At car dealerships, the deck is stacked against you, but arming yourself with some facts and strategies can be your ace-in-the-hole.
Whether you’re a first-time car buyer or you’ve been down that road before, buying a car can be stressful and intimidating. Texas A&M financial expert Nick Kilmer is the assistant director of money education in Scholarships & Financial Aid and he oversees Texas A&M’s personal finance counseling and education program, the Money Wise Aggie Program. He says at car dealerships, the deck is stacked against you, but arming yourself with some facts and strategies can be your ace-in-the-hole.
1. Buy or lease?
Although there are some advantages to leasing, such as lower monthly payments, Kilmer says the option to buy may be better if your budget allows for it and if you’re planning to keep your car for quite a while. “When you lease, it’s like renting; you are always paying,” he says. “And if you decide to buy the car at the end of the lease, you may end up paying more overall.” Leasing may also carry mileage restrictions and penalties for dings and dents. Kilmer says if you feel the need to have a new car every year or two, then leasing is a good option. Otherwise, the option to buy may be better.
2. New or used?
There may not be a clear-cut answer to this one, but Kilmer says there are variables to be weighed. New cars come with warranties, a higher resale value and that “new car smell.” But they also have a higher purchase price, higher insurance costs and the car’s value drops around 40 percent in the first three years. “So initially, you’ll probably owe more on the car than what it’s worth,” Kilmer explains. “But if you keep the car for 10 years, it doesn’t matter if the value goes down – it typically evens out after three years.”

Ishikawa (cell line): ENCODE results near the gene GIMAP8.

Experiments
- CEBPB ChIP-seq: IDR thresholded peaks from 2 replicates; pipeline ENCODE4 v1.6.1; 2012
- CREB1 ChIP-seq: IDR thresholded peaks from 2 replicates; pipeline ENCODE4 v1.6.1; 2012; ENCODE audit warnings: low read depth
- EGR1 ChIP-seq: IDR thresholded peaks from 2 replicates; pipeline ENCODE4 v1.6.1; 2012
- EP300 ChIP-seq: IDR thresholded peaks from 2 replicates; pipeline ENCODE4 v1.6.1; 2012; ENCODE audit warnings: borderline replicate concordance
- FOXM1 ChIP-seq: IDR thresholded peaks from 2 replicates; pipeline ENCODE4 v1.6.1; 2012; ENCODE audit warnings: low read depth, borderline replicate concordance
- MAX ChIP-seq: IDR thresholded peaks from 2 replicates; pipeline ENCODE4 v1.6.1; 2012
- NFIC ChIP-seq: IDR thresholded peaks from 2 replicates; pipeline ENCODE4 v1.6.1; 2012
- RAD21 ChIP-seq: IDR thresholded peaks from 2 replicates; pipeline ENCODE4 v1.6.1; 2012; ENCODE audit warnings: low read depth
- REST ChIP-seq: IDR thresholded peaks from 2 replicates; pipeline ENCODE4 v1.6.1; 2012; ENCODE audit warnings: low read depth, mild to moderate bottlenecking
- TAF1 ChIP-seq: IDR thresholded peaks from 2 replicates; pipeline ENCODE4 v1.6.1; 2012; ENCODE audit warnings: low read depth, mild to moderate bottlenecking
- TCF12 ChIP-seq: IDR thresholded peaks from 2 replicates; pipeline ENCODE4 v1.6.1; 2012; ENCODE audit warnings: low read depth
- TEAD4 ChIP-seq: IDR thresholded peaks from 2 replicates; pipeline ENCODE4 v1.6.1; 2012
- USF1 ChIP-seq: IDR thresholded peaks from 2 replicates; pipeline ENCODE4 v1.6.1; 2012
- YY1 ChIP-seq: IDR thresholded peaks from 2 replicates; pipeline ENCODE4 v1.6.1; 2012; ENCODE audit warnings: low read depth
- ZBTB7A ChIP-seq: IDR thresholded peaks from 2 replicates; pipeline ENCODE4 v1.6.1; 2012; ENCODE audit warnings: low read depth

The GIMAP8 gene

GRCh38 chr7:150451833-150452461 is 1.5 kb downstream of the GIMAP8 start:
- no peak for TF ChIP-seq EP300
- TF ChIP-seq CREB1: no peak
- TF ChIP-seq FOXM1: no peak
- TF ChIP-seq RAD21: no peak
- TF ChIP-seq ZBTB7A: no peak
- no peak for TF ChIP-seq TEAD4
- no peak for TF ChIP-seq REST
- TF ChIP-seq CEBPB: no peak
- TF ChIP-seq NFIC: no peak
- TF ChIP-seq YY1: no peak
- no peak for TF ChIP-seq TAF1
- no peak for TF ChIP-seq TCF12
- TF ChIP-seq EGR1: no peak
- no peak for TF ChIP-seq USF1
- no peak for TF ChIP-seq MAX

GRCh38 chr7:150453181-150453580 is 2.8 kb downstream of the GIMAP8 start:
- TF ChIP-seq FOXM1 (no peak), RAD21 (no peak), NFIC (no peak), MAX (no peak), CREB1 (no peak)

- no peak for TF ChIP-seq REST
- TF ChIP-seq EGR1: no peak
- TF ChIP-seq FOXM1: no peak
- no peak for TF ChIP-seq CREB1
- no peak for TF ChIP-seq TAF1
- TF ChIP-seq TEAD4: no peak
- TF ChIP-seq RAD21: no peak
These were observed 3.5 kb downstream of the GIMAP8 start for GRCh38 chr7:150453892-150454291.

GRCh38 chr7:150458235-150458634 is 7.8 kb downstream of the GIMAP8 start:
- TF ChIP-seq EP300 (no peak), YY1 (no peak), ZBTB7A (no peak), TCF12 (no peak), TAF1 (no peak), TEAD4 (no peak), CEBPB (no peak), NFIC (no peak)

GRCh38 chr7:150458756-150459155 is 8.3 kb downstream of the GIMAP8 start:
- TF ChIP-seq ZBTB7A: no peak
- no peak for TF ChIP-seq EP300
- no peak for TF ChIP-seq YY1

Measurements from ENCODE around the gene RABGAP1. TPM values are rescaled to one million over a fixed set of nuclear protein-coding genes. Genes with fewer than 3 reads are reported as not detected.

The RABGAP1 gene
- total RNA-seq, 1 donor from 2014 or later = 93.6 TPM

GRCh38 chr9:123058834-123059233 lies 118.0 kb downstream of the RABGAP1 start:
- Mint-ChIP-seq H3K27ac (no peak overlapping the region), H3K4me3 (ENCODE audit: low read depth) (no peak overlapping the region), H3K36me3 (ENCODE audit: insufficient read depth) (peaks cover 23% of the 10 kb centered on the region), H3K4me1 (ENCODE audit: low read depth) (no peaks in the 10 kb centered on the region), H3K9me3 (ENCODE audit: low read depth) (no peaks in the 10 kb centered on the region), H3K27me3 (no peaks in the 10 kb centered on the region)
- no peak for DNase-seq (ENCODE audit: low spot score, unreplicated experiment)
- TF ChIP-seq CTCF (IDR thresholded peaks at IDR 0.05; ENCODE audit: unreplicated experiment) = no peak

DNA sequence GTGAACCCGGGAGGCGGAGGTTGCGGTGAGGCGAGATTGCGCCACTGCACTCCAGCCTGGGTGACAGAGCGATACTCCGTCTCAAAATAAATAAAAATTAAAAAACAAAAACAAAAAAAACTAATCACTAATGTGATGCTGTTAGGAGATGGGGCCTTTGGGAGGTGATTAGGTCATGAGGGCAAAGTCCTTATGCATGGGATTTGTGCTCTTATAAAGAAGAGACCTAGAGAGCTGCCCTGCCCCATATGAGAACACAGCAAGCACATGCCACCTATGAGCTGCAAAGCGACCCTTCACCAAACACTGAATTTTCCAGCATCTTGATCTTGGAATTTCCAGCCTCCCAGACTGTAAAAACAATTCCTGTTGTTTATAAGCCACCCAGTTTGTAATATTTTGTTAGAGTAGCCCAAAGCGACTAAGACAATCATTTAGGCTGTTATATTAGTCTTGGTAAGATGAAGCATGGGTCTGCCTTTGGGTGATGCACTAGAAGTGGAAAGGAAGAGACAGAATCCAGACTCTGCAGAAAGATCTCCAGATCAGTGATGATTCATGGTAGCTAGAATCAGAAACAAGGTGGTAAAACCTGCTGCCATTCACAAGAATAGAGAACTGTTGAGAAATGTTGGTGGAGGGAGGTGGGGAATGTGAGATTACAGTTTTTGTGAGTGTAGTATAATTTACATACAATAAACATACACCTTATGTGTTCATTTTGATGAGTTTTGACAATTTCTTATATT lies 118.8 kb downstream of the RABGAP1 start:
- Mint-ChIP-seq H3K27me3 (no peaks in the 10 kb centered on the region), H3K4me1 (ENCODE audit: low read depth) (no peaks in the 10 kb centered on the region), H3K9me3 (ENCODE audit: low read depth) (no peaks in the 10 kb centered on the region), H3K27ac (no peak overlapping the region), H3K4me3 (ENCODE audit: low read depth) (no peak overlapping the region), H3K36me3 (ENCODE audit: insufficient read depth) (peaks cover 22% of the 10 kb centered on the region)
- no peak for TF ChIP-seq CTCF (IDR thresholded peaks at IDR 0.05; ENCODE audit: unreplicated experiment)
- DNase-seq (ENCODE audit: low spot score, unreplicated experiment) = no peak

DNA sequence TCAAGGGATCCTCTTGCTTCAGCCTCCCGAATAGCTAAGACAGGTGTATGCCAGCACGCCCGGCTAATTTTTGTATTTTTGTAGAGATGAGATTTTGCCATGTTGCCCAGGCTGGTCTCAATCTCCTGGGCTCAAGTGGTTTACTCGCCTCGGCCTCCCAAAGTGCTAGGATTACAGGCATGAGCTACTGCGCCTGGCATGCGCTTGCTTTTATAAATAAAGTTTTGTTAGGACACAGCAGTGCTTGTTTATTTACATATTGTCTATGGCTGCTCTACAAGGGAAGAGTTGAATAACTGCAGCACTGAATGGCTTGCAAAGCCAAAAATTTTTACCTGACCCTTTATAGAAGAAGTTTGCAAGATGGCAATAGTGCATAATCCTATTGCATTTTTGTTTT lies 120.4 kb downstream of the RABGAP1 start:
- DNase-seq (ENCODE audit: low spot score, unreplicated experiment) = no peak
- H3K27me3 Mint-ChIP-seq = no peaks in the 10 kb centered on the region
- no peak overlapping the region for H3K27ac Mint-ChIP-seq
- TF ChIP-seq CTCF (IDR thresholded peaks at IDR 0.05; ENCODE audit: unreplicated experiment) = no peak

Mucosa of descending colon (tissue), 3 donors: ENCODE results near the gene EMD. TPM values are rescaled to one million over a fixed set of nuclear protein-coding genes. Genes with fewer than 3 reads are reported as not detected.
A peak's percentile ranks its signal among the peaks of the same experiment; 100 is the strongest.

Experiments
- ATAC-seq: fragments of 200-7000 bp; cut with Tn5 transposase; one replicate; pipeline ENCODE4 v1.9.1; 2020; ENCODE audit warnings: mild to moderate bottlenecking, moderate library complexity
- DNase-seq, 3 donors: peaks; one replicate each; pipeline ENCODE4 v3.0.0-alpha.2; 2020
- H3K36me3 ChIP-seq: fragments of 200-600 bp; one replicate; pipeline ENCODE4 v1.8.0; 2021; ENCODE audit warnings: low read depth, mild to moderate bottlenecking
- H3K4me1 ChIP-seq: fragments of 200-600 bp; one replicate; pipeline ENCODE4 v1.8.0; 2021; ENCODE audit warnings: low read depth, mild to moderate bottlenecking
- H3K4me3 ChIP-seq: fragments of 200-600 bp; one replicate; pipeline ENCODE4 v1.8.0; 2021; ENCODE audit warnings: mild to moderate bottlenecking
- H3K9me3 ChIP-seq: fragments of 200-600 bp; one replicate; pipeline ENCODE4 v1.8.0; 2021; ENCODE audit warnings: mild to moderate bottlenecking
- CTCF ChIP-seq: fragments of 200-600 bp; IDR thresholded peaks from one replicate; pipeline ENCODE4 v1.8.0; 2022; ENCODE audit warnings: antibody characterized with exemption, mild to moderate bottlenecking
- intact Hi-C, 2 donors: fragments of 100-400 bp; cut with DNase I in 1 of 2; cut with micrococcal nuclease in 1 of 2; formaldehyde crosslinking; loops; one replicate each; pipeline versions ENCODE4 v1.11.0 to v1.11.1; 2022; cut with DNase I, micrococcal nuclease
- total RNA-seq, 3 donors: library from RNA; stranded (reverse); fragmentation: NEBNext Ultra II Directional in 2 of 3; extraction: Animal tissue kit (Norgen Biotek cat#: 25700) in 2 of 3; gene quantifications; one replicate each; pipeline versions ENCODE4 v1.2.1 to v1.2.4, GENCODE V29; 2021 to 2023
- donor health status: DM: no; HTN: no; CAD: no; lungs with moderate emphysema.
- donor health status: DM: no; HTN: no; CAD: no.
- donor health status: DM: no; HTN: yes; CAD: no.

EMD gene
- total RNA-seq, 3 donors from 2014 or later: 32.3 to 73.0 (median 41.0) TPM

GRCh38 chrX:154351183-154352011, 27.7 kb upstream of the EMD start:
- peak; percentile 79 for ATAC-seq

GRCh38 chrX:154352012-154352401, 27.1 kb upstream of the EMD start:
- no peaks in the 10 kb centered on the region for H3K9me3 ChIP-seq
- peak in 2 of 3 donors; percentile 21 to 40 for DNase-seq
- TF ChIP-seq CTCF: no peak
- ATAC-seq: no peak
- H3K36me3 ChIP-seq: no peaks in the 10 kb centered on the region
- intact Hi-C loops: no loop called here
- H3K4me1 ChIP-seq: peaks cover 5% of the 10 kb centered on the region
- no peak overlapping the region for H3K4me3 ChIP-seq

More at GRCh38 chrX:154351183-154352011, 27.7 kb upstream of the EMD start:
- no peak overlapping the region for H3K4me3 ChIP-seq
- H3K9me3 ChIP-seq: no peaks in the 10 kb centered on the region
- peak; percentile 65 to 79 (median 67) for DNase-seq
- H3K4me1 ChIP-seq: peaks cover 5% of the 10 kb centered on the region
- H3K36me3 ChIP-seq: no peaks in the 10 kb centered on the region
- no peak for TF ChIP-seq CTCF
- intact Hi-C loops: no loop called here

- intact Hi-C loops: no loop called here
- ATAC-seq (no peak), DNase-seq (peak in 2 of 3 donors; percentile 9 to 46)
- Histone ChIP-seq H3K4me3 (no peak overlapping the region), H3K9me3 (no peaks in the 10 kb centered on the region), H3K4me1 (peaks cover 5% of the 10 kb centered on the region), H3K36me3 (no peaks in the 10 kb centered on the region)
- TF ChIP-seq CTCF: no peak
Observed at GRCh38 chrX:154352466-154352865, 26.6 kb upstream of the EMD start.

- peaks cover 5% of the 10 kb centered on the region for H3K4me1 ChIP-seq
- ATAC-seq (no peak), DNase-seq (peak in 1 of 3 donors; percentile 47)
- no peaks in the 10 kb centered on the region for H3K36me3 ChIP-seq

Used cars have their pros too, says Kilmer, including lower purchase price and lower insurance costs. Some dealers offer certified pre-owned warranties. “But there may be higher maintenance and repair costs, and used cars are financed at higher rates,” Kilmer says.
Do the math, he says – compare the costs associated with the new car you want with the same model, but 3-5 years older.
3. Use online resources
There are a variety of websites to help car consumers. You can compare cars, find out how much your trade-in is worth, and get advice on negotiating with salespersons. Kilmer recommends Edmunds.com, KBB.com, ConsumerReports.org (requires a subscription), CarDeals.org and DontGetTakenEveryTime.com.
4. The three-part negotiation
Besides negotiating the price of the new car, you can also negotiate the trade-in price and financing. Kilmer has a few tips for each:
New Car Price – NEVER pay the sticker price; thoroughly research invoice price, holdbacks and other dealer incentives; ask for the “out-the-door” price (all costs included); avoid dealer extras like rust-proofing, teflon and fabric coating, and dealer security systems which are often overpriced.
Trade-In – Thoroughly clean your trade-in; check the web for approximate value; offer it for sale to used car dealers to find the wholesale price before you negotiate; keep in mind that selling it to a private third party may earn you significantly more money.
Financing – Compare dealer rates with rates obtained from other lenders (Kilmer suggests using bankrate.com to compare loans); never take the car home if the lending terms are conditional; don’t finance a car with balloon payments or prepayment penalties.
5. No stress, no rush
If possible, avoid rushing through the car-buying process, says Kilmer, and don’t shop for cars if you’re under an unusual amount of stress. “People make poor decisions when they’re stressed out,” he notes. “Car-buying is stressful enough, so if you’re going through a particularly stressful situation at home or work, it’s probably not a good time to buy a car.” And, he says, take your time if you can. “If you already have a car getting you from point A to B, there’s no need to rush to buy a new car,” he asserts. “Take your time, do your research and negotiate. Never buy a car the same day; give yourself at least 24 hours to think about the deal before you sign.”